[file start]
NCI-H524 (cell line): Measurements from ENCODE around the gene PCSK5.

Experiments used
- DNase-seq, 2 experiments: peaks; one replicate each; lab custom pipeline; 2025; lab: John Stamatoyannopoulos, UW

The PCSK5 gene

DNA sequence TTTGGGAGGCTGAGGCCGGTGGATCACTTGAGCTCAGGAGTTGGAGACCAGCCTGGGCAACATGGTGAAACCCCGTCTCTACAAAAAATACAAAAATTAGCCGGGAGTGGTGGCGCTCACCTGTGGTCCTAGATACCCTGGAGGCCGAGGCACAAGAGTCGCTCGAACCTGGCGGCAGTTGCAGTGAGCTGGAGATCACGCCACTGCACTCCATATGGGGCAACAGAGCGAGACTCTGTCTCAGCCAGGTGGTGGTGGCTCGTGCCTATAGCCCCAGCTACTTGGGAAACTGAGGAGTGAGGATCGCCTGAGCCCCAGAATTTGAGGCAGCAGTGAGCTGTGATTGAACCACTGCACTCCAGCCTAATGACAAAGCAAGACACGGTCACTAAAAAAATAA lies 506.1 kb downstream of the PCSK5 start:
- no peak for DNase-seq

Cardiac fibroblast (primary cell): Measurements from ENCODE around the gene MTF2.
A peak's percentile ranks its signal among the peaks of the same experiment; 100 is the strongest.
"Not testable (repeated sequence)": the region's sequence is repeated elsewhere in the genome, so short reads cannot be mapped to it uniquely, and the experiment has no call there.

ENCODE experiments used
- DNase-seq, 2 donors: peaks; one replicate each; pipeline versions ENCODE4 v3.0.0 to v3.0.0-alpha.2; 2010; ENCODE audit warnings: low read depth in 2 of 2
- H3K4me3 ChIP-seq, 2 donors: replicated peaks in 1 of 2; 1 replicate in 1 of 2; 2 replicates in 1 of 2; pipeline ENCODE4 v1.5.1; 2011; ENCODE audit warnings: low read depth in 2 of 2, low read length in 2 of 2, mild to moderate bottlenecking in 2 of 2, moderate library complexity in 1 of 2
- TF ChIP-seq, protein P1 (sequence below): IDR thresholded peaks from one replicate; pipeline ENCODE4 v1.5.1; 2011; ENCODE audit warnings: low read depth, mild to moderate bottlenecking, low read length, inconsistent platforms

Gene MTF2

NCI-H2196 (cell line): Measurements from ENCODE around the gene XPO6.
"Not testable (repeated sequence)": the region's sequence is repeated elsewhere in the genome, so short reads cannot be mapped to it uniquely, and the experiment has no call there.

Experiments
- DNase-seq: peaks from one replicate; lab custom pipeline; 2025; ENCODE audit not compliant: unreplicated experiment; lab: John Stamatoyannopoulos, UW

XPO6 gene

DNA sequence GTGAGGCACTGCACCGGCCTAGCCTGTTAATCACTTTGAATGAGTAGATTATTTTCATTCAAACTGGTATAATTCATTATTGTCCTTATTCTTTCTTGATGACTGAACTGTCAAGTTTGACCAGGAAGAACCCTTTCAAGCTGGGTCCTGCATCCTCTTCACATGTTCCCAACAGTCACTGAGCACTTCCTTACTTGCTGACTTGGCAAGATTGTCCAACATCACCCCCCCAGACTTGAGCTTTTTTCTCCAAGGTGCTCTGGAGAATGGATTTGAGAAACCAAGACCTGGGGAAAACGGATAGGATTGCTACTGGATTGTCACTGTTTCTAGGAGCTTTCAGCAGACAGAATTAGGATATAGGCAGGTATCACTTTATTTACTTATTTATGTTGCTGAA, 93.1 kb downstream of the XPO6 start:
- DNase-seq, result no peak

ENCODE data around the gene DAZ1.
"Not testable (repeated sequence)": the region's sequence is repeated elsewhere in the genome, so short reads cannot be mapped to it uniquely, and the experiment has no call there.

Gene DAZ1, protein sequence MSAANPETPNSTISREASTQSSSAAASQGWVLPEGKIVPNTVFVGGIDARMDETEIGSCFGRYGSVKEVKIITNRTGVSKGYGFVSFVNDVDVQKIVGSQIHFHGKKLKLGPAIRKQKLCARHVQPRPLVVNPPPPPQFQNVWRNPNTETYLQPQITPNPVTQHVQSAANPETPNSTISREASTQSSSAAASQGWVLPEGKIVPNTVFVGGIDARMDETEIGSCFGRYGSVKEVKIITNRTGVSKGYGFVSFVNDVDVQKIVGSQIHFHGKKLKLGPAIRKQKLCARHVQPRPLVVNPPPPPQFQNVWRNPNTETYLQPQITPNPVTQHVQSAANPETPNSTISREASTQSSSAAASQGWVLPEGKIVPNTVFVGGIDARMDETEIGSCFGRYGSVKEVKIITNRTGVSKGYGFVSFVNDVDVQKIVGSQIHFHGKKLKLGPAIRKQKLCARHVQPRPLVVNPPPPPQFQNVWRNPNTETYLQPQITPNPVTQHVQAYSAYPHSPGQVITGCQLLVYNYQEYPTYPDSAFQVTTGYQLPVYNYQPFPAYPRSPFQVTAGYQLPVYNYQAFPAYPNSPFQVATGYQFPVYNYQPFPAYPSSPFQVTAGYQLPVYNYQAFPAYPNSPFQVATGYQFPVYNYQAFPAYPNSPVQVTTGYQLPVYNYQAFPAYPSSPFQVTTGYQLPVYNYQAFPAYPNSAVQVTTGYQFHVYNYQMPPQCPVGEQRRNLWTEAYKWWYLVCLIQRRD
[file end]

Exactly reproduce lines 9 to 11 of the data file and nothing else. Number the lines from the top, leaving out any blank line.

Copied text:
"Not testable (repeated sequence)": the region's sequence is repeated elsewhere in the genome, so short reads cannot be mapped to it uniquely, and the experiment has no call there.

ENCODE experiments used
- DNase-seq, 2 donors: peaks; one replicate each; pipeline versions ENCODE4 v3.0.0 to v3.0.0-alpha.2; 2010; ENCODE audit warnings: low read depth in 2 of 2